And challenges Gabriel Medina to fight!
Day five, six, whatever it is caught me on the hop. Women’s heats called on, and it’s not that I’m not interested in womens Pro Surfing – my plan is to transition into full-time coverage and ditch the mens – but after thinking and focussing on pro surfing so much a sportswriter needs some clean air away from the screen. ie. the waves were pumping here.
The notification came half way through heat one round four. But first should we riff a little more on John Florence? Does his year not recall that famous quote from Hemingway’s The Sun Also Rises, “How did you go broke?”
“Slowly at first, then all at once.” Paraphrase, I know.
We’ve failed, so far, to attribute any of the blame to mere randomness, what author Nassim Nicolas Taleb calls the “Black Swan event.” His first loss to Mikey Wright (at Snapper) just occurred from a slightly too sleepy start in a heat where the best waves came to Mikey.
Then at Bells, he was hassled off the first wave by Zeke Lau and over-compensated with patience.
Margarets he is still going and here in Bali he again suffered a slightly too sleepy heat against an unfancied opponent who threw caution to the wind and prevailed.
Surf journalist Nick Carroll in comments said he could have walked to his second title last year except for a relapse in heat strategy. I see it slightly differently. He was on fire at Bells and should have won his heat against an over-scored Ibelli. Same in J-Bay against Morais. Again, luck: randomness. The subjectivity of judges. If those two events went his way, the title would have been won far sooner.
I don’t believe he wants to walk away.
My short but intensive interviews with him revealed a man of surprising competitive intensity. I take at face value his claims to want to win big by going bigger and redrawing the boundaries of competitive surfing. I believe that is sufficient motivating force for him to be on tour.
But he’s been mugged by the reality of randomness. So far. Problem is now plugging the holes so the losing slowly, heat by heat, doesn’t begat the catastrophe of losing the whole year in a torrent of uncontrolled bad heats. J-bay, more than Ulus, offers a reset.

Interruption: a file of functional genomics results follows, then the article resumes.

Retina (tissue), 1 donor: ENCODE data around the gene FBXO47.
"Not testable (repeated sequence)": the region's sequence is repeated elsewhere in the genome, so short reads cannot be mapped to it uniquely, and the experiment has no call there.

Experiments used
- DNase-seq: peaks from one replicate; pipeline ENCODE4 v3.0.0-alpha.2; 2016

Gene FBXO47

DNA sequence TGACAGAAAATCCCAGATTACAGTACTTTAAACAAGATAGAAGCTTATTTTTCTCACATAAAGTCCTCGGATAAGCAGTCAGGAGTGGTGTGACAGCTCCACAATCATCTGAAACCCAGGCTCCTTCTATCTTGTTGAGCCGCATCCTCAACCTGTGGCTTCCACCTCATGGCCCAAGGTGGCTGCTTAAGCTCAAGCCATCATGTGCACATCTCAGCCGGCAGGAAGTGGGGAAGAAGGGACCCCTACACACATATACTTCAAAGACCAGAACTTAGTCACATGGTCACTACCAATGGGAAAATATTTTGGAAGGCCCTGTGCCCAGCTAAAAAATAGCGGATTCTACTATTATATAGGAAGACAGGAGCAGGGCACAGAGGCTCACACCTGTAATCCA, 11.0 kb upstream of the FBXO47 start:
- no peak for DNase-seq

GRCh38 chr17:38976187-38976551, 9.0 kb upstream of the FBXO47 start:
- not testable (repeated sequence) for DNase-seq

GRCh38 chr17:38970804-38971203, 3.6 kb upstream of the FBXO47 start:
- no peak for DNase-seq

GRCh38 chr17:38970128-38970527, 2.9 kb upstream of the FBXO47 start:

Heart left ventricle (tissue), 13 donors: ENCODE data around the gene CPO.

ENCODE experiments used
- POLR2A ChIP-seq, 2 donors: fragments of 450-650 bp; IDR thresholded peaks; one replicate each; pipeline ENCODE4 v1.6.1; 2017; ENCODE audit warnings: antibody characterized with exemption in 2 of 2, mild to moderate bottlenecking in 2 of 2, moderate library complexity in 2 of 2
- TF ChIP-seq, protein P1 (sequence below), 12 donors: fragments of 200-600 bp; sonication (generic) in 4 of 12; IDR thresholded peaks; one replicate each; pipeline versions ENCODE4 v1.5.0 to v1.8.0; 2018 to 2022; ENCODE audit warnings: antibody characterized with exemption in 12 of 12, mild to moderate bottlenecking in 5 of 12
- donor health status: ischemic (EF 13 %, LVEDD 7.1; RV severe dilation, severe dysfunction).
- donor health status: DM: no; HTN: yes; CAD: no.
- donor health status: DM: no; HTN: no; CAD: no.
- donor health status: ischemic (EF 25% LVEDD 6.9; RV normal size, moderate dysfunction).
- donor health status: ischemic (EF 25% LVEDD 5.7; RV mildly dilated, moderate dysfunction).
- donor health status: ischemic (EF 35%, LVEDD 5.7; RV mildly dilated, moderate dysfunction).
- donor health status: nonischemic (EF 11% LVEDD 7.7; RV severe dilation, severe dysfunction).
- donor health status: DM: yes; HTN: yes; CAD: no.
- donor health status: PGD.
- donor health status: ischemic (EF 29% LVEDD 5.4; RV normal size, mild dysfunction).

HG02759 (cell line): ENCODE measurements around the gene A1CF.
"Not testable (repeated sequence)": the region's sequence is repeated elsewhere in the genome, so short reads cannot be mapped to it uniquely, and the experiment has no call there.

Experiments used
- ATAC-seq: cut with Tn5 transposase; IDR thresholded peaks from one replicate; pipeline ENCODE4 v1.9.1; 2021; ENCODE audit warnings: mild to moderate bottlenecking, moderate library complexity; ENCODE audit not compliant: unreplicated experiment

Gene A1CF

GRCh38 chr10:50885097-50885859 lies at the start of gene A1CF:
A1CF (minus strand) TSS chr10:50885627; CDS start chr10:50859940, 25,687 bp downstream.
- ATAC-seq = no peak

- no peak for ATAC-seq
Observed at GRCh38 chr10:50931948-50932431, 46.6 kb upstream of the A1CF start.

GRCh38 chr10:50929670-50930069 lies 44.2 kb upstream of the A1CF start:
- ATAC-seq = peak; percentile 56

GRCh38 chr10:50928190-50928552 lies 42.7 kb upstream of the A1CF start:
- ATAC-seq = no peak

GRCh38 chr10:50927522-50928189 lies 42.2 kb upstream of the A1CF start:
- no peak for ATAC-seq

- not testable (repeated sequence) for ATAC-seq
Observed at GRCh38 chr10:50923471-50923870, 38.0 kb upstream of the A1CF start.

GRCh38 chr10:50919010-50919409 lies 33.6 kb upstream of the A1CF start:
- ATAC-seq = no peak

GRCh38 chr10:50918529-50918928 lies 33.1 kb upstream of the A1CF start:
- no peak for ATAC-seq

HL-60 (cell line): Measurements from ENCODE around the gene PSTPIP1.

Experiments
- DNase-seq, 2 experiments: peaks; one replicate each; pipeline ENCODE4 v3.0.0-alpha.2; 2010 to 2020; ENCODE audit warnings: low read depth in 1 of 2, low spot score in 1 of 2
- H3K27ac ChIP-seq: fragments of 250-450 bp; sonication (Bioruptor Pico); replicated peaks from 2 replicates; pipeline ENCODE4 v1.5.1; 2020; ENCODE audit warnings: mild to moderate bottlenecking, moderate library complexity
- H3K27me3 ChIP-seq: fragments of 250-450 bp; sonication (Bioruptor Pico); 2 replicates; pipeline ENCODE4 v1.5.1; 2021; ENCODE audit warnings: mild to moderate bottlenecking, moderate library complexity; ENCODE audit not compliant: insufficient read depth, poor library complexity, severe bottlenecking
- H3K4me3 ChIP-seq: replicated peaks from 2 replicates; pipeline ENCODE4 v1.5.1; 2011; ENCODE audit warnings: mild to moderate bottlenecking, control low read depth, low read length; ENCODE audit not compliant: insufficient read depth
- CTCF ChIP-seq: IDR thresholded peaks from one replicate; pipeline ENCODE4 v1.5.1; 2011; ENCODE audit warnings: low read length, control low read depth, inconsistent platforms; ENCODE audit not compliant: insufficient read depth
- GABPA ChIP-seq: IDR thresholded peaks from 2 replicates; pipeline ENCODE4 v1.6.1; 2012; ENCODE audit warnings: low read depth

Four heats today, in perfect high-perf conditions. Bourez masterful, masterful rail lord in heat one.
Heat two was a banger. Ace out of the blocks quickly, Mikey looked hesitant and slow. Griff patient. In the back third Ace’s lead was reversed as Mikey caught fire then Griff bought full repertoire from rail game to fins out surfing. One thing to note: Mikey has been unable to score using hi-fi surfing and has had to “backpeddle” to the rail game. If he meets Filipe that will be telling. Wright and Colapinto through.
Jordy stole away from Flores and Medina in heat three to open a slender lead with very big opening turns. Medina looked beastly, again. But could not finish a wave properly to ice a lead. J-Flo played patient tube hound and rode the best waves of the heat. The heat pivoted on a paddle battle with three minutes to go. Jordy greased a slick air, kicked out in front of Gabe, then went toe-to-toe with Medina in a physical paddle battle. I was stunned Jordy won that. Absolutely pole-axed. That left Medina last priority as the clock ticked down and a heat loss he will bitterly rue come year’s end.
“This really fired me up,” said Jordy in the post-heat presser with Kaipo Guerrero. “We were paddling and he pulled my leg once and I went, ok accident, twice, I thought that’s deliberate. Put em up. Let’s go.”
“Love it, love it, that passion,” muttered a panicked Kaipo, echoes of Todd Kline’s interview with Bobby Martinez in 2011.
Jordy had just said, on a live webcast, that he’d been deliberately interfered with by Medina and that he’d subsequently suggested they fight.
No follow-up question. No investigation. No probing.
“Can you carry that passion into the quarter-final?” said Kaipo.
The final matchup with Italo, Filipe and ADS was a slight, slight anti-climax. Not for aficionados of backside surfing because Italo showed the game has changed and he is at the apex of high performance surfing, not John, not Filipe.
It was slight anti-climax because he skipped away so quickly and with so much dominance that it was no contest. He too, can not quite grease one of the towering airs he’s been attempting. If he sticks one, the dam wall will burst. If Australia can support thrre CT’s an actual Bali leg should be a no-brainer, even if the tech billionaires who now seem to control Big Surfing are enthralled with trains in tubs.
We’ll meet again tomorrow for the final, I guess.
Corona Bali Protected Men’s Round 4 Matchups:
Heat 1: Michel Bourez (PYF) 17.00 def. Willian Cardoso (BRA) 13.60, Jesse Mendes (BRA) 11.66
Heat 2: Mikey Wright (AUS) 15.80 def. Griffin Colapinto (USA) 13.73, Adrian Buchan (AUS) 12.50
Heat 3: Jordy Smith (ZAF) 11.76 def. Jeremy Flores (FRA) 11.70, Gabriel Medina (BRA) 10.76
Heat 4: Italo Ferreira (BRA) 17.00 def. Filipe Toledo (BRA) 13.87, Adriano de Souza (BRA) 13.16
Corona Bali Protected Men’s Quarterfinal Matchups:
Heat 1: Michel Bourez (PYF) vs. Griffin Colapinto (USA)
Heat 2: Mikey Wright (AUS) vs. Willian Cardoso (BRA)
Heat 3: Jordy Smith (ZAF) vs. Filipe Toledo (BRA)
Heat 4: Italo Ferreira (BRA) vs. Jeremy Flores (FRA)